And then I started driving for Time Freight. And I'll tell you a quick story about that. I'll give Teamsters credit. When I starved out with the music business, I applied for a job with Colonial or some other truck line that they said, "Well, you're a good driver." They tested me in about two blocks, said, "We going to pay you so-and-so." About half what I deserved. I said, "I can't do that." So I called the teamsters, told them my situation. They called the Teamsters in Vancouver. I went out that night without a driving test for Time Freight, no questions. It was time. And then went from Time to Time DC.
They folded up and I would just run to, we ran Bristol, we ran Chattanooga, Memphis, Bristol was my favorite one because you could go and spend the night up there, get up there like early in the morning and I'd sit around two or three other drivers and play the piano. We'd sing for a while and go to bed until they called us that night, come back to Nashville.
Corey Price: So this was mid to late sixties, right when this has taken place?
Ken Greff: When they came out with the turbos, I wrote a letter. He didn't know what turbos were and the drivers were tearing up the engines and I knew why they were doing it. So I wrote an article and put it on the bulletin board how they should drive turbocharged engines. Time offered me a job at the terminal in Texas in the shop.
I didn't tell you that to me. We had turbos for years.
Corey Price: Yeah, seems like in talking to you, you ran a lot of trucks with Cummins engines. I guess that was the-
Ken Greff: That was the thing, nothing else would hold up. They had [inaudible 00:27:12] for a while. Bhutan, they tried the jet engines. They got them from Boeing in Seattle, which is just across the line, but they were too hot. The exhaust was so hot, it was burning up the trees and then they got in the Bhutan engines.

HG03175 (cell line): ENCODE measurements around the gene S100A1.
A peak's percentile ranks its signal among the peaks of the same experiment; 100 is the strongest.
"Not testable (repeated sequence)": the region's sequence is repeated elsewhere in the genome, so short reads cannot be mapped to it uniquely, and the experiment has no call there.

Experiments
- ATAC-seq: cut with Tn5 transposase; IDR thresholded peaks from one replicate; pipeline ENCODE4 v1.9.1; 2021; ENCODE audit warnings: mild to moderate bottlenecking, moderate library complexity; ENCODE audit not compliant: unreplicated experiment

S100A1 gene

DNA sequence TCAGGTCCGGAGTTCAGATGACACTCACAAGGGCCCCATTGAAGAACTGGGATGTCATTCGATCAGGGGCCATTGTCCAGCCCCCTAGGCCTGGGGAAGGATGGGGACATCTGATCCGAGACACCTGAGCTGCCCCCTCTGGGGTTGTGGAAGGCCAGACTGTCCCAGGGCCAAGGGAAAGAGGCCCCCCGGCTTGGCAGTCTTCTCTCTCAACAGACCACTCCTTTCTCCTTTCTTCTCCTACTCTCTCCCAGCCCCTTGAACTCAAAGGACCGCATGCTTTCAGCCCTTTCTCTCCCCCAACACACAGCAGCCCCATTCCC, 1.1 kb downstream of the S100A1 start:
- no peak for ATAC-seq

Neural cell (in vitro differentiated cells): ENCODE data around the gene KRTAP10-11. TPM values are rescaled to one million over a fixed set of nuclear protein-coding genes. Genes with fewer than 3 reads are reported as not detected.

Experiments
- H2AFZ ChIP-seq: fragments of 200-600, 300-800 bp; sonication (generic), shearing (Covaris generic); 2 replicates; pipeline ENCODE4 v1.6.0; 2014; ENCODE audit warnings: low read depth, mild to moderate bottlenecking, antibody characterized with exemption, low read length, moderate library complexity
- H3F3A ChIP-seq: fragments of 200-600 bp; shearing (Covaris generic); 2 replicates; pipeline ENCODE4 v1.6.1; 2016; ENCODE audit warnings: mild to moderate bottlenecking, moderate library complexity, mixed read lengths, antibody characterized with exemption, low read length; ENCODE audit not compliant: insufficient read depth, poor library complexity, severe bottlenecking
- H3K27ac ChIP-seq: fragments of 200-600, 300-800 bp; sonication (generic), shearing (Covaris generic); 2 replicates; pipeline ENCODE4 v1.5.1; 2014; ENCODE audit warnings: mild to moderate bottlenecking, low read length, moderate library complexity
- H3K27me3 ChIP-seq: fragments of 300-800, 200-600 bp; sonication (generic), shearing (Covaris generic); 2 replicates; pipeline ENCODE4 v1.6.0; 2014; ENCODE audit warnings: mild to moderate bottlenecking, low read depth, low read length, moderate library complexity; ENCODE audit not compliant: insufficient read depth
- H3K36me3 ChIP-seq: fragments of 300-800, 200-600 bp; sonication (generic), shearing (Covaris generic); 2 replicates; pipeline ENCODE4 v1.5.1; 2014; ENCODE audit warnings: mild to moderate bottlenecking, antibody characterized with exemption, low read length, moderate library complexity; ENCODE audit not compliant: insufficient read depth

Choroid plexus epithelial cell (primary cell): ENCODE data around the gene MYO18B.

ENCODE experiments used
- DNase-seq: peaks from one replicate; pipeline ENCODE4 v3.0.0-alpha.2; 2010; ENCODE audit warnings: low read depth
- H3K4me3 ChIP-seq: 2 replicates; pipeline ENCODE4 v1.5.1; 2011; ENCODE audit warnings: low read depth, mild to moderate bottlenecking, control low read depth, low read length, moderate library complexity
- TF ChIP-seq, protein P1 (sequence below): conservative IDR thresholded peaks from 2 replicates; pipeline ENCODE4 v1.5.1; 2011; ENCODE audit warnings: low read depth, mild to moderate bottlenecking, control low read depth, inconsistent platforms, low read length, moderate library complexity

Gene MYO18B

The Bhutans couldn't stand the heat. Detroit's, they wouldn't last at all. They brought a cracker box into Vancouver. Nobody would even drive them because they're too cold for one thing, that little cracker box cab. But Cummins was the main engine at that time. I was driving home, going home from work one day, I passed by Kenworth of Tennessee and I stopped by there and asked Lester Turner if they needed anybody to bring trucks in from Seattle. He said, "No, we've got people to do that." And just as an afterthought, I said, "I bet you I could sell Kenworth because I've owned them and I believe in them. If you don't believe in something, it'll never work."
"I believe in them and I know I could sell them." And he said, you think you can? I said, yeah. So about a month later, Mr. Turner calls me. He said, "Do you still think you can sell a truck?" I said, "Yeah, I know I can sell Kenworth because I've owned and driven them." And he said, "Well, would you move to Knoxville?" I said, "Sure," "You want to work on the straight commission?" I said, "I sure would." So I was the first salesman. Ken was salesman in Knoxville, and I sleep in my car one night, in the cheap motel the next night, and I parked a truck or two at Kmart parking lot and had a lot of great people in Knoxville that stood up for me. And I can give credit to probably, I've got names of a dozen people that coached me over the years and Knoxville treated me royally. They got me into the Knoxville Motor Truck Association. I got right in with the transportation people,
And I sold quite a few Kenworths around Knoxville. And Kenworth had promised me an office and they wouldn't do it. In the meantime, Paul Cannon, who was the manager of Knoxville Mac, he didn't like any competition. He either run them out or hired them. He hired me as a sales manager and I didn't have a clue about Mac trucks, because where I come from, they wouldn't use Macs. There was a few B models around but that was about it. They didn't have a big enough engine in them except for one thing. And its sleepers were too small. Anyway, a funny story about Kenworth. Nobody in east Tennessee had ever heard of a Kenworth, and there was a company called Burnett Produce up in Morristown, and I had this big shiny Kenworth up there, Pat Burnett, all their trucks were, the Chrome package was door handles and headlight range. That's it. And here I'm with this really fancy Kenworth. I took it up there to show Pat Burnett and he walked out to the truck and he just walked around it twice and grunted a few times.